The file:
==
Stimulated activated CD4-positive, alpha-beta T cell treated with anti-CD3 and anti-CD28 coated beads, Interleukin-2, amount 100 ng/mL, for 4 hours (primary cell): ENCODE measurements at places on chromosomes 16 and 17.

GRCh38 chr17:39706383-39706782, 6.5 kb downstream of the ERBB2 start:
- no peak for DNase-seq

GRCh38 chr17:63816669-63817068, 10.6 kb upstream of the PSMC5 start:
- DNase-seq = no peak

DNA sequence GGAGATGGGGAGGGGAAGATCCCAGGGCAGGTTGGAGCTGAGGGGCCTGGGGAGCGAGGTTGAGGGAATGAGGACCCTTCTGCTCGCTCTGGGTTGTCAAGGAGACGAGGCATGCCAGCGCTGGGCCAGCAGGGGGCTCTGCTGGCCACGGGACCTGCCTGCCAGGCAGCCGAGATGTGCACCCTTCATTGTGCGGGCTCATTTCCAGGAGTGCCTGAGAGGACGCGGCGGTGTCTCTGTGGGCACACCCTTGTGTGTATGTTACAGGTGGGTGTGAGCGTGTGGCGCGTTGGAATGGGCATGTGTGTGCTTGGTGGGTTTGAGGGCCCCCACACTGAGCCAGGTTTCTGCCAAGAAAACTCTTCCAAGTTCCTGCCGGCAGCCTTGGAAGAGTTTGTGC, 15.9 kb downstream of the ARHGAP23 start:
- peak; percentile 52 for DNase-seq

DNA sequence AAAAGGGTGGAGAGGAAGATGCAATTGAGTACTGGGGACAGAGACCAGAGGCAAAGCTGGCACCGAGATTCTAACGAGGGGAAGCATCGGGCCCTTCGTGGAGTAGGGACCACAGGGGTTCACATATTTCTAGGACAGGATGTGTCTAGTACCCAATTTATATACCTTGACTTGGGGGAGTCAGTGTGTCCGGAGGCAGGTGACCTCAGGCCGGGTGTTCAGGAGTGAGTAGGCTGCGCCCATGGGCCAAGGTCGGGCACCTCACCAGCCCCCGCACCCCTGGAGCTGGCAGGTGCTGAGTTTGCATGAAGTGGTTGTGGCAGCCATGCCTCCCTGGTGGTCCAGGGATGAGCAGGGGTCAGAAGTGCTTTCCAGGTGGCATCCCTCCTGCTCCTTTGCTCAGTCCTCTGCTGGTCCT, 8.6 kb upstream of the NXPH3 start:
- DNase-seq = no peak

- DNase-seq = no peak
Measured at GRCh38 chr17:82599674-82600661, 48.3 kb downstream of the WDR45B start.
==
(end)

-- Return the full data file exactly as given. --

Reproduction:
Stimulated activated CD4-positive, alpha-beta T cell treated with anti-CD3 and anti-CD28 coated beads, Interleukin-2, amount 100 ng/mL, for 4 hours (primary cell): ENCODE measurements at places on chromosomes 16 and 17.

GRCh38 chr17:39706383-39706782, 6.5 kb downstream of the ERBB2 start:
- no peak for DNase-seq

GRCh38 chr17:63816669-63817068, 10.6 kb upstream of the PSMC5 start:
- DNase-seq = no peak

DNA sequence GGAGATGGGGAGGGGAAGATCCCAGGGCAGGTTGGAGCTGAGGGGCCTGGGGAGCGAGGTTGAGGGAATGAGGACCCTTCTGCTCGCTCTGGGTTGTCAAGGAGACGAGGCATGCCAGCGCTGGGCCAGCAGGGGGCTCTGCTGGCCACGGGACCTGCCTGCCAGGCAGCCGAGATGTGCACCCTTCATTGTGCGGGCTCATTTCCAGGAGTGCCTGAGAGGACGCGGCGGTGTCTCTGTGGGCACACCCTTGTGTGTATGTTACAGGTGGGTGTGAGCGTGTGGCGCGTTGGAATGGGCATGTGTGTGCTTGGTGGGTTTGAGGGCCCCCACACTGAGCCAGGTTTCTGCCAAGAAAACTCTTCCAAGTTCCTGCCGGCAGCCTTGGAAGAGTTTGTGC, 15.9 kb downstream of the ARHGAP23 start:
- peak; percentile 52 for DNase-seq

DNA sequence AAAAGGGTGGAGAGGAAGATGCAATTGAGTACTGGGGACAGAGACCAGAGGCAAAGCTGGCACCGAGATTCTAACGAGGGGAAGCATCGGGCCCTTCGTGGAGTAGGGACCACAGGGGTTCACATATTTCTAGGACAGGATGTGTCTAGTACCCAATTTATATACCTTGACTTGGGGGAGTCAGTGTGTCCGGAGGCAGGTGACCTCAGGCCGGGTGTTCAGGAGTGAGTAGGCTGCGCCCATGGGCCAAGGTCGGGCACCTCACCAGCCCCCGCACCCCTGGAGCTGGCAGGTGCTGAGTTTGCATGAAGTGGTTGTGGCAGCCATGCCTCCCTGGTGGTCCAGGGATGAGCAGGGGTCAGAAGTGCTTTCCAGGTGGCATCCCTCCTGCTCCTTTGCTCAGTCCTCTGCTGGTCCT, 8.6 kb upstream of the NXPH3 start:
- DNase-seq = no peak

- DNase-seq = no peak
Measured at GRCh38 chr17:82599674-82600661, 48.3 kb downstream of the WDR45B start.